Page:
Editorial Reviews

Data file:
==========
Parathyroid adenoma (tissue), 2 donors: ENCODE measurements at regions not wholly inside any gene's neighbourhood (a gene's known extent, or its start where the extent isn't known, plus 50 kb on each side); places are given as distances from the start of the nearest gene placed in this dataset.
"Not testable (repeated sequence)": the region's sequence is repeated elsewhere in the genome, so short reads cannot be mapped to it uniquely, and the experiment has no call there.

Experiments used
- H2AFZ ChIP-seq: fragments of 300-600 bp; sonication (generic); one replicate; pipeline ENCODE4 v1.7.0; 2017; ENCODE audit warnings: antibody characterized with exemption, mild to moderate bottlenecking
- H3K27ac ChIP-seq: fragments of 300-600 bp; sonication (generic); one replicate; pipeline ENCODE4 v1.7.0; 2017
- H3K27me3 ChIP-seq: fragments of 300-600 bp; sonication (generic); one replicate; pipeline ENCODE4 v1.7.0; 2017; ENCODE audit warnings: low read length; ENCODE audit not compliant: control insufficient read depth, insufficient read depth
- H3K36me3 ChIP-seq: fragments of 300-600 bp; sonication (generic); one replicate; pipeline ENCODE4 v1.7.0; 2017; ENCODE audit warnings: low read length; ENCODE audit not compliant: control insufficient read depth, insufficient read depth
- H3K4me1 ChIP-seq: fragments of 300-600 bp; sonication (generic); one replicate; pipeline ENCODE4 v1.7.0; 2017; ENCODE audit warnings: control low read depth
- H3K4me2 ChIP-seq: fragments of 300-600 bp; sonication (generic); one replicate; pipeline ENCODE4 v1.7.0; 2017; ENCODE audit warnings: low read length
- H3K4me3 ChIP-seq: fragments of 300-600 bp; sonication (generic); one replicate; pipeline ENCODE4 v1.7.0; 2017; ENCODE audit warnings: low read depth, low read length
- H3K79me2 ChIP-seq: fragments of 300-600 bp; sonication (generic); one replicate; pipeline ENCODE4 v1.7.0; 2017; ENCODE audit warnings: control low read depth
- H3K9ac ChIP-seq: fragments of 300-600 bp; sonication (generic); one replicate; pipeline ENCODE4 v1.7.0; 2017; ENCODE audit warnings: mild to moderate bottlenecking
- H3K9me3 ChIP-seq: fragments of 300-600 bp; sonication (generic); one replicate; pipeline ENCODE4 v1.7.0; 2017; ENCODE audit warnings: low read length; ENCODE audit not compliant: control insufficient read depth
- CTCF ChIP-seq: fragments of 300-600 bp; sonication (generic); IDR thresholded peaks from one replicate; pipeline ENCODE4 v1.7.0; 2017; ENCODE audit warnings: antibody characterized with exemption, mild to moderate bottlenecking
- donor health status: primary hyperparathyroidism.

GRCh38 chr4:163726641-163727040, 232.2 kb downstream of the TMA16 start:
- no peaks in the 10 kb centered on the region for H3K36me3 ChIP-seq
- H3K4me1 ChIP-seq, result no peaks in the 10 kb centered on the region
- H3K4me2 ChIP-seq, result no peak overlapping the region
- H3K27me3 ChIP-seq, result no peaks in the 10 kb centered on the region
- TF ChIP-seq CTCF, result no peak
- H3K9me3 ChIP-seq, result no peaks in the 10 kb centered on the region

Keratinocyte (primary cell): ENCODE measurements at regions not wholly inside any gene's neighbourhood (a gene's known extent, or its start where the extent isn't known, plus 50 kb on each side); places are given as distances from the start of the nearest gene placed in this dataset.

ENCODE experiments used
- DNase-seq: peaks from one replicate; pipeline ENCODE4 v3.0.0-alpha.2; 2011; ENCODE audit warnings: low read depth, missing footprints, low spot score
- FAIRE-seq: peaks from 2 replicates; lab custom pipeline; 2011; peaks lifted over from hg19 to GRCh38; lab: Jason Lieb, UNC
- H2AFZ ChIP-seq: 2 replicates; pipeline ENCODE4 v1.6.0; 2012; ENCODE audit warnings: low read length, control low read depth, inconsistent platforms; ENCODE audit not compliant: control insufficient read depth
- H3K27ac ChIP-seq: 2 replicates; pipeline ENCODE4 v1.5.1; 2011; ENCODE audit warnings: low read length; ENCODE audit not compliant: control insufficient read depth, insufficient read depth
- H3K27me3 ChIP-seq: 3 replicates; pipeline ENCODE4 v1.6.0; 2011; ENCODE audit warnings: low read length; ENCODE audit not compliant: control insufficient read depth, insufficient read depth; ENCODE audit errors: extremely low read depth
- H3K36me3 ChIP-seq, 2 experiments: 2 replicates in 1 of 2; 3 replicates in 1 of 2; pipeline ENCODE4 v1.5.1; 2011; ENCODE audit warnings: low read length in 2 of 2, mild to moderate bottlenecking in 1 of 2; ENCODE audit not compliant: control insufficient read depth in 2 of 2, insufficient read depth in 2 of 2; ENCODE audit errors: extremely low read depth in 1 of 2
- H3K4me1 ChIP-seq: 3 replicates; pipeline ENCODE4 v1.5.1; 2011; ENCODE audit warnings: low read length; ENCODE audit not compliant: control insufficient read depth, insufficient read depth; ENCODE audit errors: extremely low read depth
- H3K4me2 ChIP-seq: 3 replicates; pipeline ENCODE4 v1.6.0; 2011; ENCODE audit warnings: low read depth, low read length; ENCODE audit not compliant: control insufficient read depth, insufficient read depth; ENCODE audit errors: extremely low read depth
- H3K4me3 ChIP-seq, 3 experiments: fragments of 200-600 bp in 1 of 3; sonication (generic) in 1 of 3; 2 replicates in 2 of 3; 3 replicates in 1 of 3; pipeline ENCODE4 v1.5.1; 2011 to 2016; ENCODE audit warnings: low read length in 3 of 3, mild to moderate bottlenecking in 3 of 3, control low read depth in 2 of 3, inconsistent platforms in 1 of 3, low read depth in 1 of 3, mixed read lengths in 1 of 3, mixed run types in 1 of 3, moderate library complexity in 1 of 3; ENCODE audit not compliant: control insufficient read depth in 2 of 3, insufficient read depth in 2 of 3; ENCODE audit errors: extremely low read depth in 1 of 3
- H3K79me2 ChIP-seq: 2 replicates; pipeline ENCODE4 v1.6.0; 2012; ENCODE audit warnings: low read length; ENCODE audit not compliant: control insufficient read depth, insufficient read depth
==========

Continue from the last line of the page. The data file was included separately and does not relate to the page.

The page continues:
A MOST ANTICIPATED BOOK OF 2019 BY ENTERTAINMENT WEEKLY, VOGUE, WASHINGTON POST, HUFFINGTON POST, CBC, VULTURE, LITHUB, REFINERY29 and moreFeatured in Oprah Magazine's "10 TITLES TO PICK UP NOW"Longlisted for the 2018 Man Booker Prize for Fiction"Ingenious and incendiary."—THE NEW YORKER“Sensational…Mackintosh’s taut novel turns a keen, unsparing eye on violence, patriarchy, and desire.”—ESQUIRE (25 Most Anticipated Books of 2019)“Eerily beautiful, this strange, unsettling novel creeps up and grabs hold of you.”—PAULA HAWKINS, New York Times bestselling author of GIRL ON THE TRAIN"It blew my mind. It is beautiful, menacing, and efficient as a shark cutting through water at night."—CLAUDIA DEY, author of Heartbreaker"A luminous book. I devoured it whole."-HEIDI SOPINKA, author of The Dictionary of Animal Languages“An extraordinary otherworldly debut… [Mackintosh] is writing the way that Sofia Coppola would shoot the end of the world: Everything is luminous.”—THE GUARDIAN “[A] chilling, beautifully written novel…the tautness and tension of the writing are staggering.”—Judges Panel Citation, the MAN BOOKER PRIZE 2018“Mackintosh’s novel follows in the footsteps of The Handmaid’s Tale…but this debut has its own alluring style, which has prompted comparisons to The Virgin Suicides for its gauzy, heady sexuality; lacy, precise prose; and the luminous sisters at its core.”—VOGUE  “Mackintosh’s entry [into feminist dystopian fiction] is among the best, not least because it gets to the root of the genre by dissecting a warped utopia…Three men arrive on the island, and twists ensue — not cheap pyrotechnics but reversals of moral structure, revelations that demonstrate why the subtlest fiction is often the most powerful.”—VULTURE"Sumptuous."—THE NEW YORK TIMES BOOK REVIEW EDITORS' CHOICE"Sophie Mackintosh casts an exquisite, irresistible spell in her thrilling debut. Ablaze with beauty, desire, and dread, The Water Cure is a shattering look at patriarchal control and how far three sisters will go to free themselves from it".—LENI ZUMAS, author of RED CLOCKS“At once dreamy and disturbing, The Water Cure is a gripping work, a dizzying labyrinth of conflicting realities.”—HELEN PHILIPS, author of THE BEAUTIFUL BUREAUCRAT"Creepy and sexy in equal measure, The Water Cure is a hypnotic portrait of three young women waking up to the world, desire, and the power of their bodies."—THE INDEPENDENT"I loved this book. It rushes you through to the end on a tide of tension and closely held panic. Eerie, beautiful, electric."—DAISY JOHNSON, AUTHOR OF EVERYTHING UNDER AND FEN